HUNTSVILLE, Ala. – Boeing has modernized its 1980s-era Avenger air defense system to answer the Army's call to fill its Short-range Air Defense gap within the maneuver force.

The Avenger first came off the production line at Boeing in 1987 and is known for defending the National Capitol Region. But it's an old, non-mobile system that relies on Stinger missiles, which are passive infrared munitions. Boeing has fielded 1,100 systems to the U.S. and international partners over the years.

There are only four Avenger batteries in the active component – the rest resident in the reserve forces -- while the Army is expecting to fight in the future in highly contested and congested environments against adversaries with fixed- and rotary-wing aircraft, an abundance of UAS and other threats where SHORAD capability will be vital.

Boeing is looking to address all of those threats by outfitting Avenger like a multi-mission launcher. The company brought its concept to the Association of the U.S. Army’s Global Force Symposium with AIM 9X Sidewinder missiles on one side and Hellfire Longbow missiles on the other and affixed to the top is a directed energy laser system.

Boeing has also fired Stinger and Javelin from the platform.

While the Army is flirting with the idea of building old Avengers and fielding them with Stinger missiles as the solution to the SHORAD gap, Boeing has what it believes is a more flexible and capable system in the modernized version.

Army acquisition chief Steffanie Easter told Defense News in an interview Monday at AUSA Global that the service right now – to fill the gap in the mid-term – is focused on using the Avenger capability – perhaps "reusing and repurposing a little bit."

According to Jim Leary, the company’s director of Integrated Air & Missile Defense and Directed Energy, Boeing can build the new, souped up version for twice the capability for a third of the price of an older system.

While it would better serve Boeing economically to just go ahead and build more of the old system, Leary said this was developed to bring better capability to the warfighter, not to purely make money.

So ahead of a procurement decision from the Army on how to proceed in filling the SHORAD capability gap, Boeing is hoping its modernized Avenger will start a conversation with the service on how to increase the capability rather than just build up a force of older systems, Leary told Defense News.

Boeing originally made the upgrades to the Avenger system a few years ago for U.S Army Program Executive Office Missiles & Space, but the option became less attractive in favor of the fast-maturing Indirect Fire Protection Program.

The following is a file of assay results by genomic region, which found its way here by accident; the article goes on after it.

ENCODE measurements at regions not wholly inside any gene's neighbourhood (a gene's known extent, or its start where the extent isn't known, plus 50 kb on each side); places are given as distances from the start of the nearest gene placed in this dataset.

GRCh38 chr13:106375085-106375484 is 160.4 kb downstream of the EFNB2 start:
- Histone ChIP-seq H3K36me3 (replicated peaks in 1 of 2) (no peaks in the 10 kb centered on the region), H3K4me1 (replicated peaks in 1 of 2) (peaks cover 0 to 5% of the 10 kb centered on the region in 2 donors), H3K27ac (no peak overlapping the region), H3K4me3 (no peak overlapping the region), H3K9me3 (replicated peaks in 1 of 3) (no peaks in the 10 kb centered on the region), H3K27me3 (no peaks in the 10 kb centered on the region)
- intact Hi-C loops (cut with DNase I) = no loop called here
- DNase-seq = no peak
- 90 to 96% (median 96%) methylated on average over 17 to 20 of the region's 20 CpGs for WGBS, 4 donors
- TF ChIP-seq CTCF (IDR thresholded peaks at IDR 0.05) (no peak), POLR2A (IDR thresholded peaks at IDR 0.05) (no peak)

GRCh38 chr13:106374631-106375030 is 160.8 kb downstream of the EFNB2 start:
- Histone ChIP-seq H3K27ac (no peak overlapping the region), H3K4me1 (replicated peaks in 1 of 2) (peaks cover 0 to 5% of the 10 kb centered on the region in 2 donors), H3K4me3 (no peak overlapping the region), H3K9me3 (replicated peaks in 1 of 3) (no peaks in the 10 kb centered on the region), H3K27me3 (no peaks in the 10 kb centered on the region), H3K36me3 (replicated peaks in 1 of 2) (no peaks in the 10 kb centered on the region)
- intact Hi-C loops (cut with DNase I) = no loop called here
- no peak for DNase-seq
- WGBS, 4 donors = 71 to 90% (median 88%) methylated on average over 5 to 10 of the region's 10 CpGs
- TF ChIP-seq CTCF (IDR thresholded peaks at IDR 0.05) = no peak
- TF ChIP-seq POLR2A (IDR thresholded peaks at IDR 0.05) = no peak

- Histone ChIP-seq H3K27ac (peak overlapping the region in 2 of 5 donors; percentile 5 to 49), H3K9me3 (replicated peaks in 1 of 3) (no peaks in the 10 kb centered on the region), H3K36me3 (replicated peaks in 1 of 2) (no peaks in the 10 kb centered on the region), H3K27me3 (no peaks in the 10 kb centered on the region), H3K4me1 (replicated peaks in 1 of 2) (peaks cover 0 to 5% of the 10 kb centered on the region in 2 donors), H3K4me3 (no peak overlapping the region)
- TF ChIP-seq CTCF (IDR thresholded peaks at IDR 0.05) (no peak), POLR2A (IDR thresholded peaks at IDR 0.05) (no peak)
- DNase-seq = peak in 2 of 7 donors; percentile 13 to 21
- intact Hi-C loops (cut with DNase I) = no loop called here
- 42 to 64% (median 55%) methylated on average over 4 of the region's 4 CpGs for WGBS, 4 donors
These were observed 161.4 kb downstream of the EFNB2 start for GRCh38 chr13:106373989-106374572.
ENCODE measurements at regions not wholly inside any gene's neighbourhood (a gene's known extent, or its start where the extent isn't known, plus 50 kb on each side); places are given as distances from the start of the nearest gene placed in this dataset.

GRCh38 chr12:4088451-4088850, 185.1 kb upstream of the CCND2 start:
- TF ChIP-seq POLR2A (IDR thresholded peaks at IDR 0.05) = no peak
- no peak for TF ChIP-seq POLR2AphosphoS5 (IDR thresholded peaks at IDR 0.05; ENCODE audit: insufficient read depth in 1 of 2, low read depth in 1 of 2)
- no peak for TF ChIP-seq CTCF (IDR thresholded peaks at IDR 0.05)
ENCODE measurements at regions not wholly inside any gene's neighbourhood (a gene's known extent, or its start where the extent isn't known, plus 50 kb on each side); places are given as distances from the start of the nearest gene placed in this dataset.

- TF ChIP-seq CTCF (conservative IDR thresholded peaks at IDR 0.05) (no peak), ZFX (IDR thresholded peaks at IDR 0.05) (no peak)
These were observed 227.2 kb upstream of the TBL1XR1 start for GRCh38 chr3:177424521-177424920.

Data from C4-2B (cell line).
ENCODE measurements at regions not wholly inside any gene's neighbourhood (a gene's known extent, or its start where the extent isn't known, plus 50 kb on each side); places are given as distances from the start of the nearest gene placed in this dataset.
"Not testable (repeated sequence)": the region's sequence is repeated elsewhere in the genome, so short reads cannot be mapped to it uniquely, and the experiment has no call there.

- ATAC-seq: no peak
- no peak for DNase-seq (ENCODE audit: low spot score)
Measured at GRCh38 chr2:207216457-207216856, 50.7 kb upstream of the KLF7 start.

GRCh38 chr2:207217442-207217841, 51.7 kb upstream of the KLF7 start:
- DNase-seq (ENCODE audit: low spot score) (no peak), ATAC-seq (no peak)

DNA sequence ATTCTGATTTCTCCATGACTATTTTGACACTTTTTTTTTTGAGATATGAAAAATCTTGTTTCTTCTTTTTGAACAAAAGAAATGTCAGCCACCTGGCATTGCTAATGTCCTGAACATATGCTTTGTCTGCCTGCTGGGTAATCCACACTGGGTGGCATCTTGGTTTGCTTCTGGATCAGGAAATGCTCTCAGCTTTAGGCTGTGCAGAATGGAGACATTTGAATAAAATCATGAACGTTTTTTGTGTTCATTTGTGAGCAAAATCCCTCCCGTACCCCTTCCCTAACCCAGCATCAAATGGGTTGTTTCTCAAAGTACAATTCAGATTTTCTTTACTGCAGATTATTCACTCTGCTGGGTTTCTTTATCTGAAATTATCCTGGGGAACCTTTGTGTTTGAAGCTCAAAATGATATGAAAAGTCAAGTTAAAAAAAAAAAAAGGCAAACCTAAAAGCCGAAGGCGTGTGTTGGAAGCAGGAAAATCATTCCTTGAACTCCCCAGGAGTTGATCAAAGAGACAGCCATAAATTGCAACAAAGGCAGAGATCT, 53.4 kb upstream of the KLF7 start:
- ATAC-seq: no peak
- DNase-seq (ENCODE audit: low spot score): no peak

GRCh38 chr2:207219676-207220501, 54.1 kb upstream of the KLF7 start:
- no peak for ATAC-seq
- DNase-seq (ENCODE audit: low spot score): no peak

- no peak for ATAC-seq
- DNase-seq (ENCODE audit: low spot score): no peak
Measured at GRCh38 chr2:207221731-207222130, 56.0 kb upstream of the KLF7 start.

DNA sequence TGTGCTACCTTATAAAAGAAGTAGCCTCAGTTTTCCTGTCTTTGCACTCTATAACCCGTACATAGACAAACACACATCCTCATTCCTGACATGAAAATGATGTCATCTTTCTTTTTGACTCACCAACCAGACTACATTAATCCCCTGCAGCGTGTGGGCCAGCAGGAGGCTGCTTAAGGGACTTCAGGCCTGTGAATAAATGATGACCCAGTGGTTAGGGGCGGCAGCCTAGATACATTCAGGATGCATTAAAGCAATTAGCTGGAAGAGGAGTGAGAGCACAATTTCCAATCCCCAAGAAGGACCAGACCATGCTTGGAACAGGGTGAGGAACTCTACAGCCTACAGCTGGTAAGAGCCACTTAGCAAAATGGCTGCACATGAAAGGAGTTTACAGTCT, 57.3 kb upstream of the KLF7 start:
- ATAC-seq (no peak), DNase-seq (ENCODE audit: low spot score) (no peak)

Yet, now the Army is in a situation where it needs to rapidly field a maneuver SHORAD gap, Leary said. IFPC is going to be too heavy, on a too-large truck, to be effective for the maneuver force, he noted.

The new Avenger is "an immediate solution that we can have the first platoon ready to go to testing within six to nine months after contract," Leary said.

The system has been integrated onto a palette but also a platform as small as a Joint Light Tactical Vehicle. Next week, the system will be integrated onto a Stryker Armored Vehicle in conjunction with General Dynamics Land Systems.

And there are plans to integrate the system onto a Bradley Infantry Fighting Vehicle with BAE Systems as well, Leary said.

In May, Boeing will bring the capability to the Army Fires Center of Excellence at Fort Sill, Oklahoma, and will demonstrate the new Avenger on a Stryker. At the same time, it will demonstrate a high energy laser on another Stryker.

Boeing just wrapped up testing of its high energy laser on Stryker at White Sands Missile Range, New Mexico, where it had 80 engagements against threat targets, Leary said.

The company plans to attend a demonstration in September at White Sands, where anyone from industry with a SHORAD capability can come exercise it, to help inform the Army way ahead.

Because of the recent success with the high energy laser, Boeing is thinking about bringing that capability along with the Avenger to the demonstration.

Since Boeing designed the Avenger to fire the various weapons remotely, there is room in the turret to accommodate the laser’s components, according to Leary.

Boeing is eager to see forward movement on a program to fill the SHORAD gap, noting the Army has a lot of demonstrations set up.

"Our concern is how many more demonstrations are they going to have? At what point do they decide to procure something to address the problem the chief of staff has laid out," Leary asked.

Jen Judson is the land warfare reporter for Defense News. She has covered defense in the Washington area for 10 years. She was previously a reporter at Politico and Inside Defense. She won the National Press Club's best analytical reporting award in 2014 and was named the Defense Media Awards' best young defense journalist in 2018.

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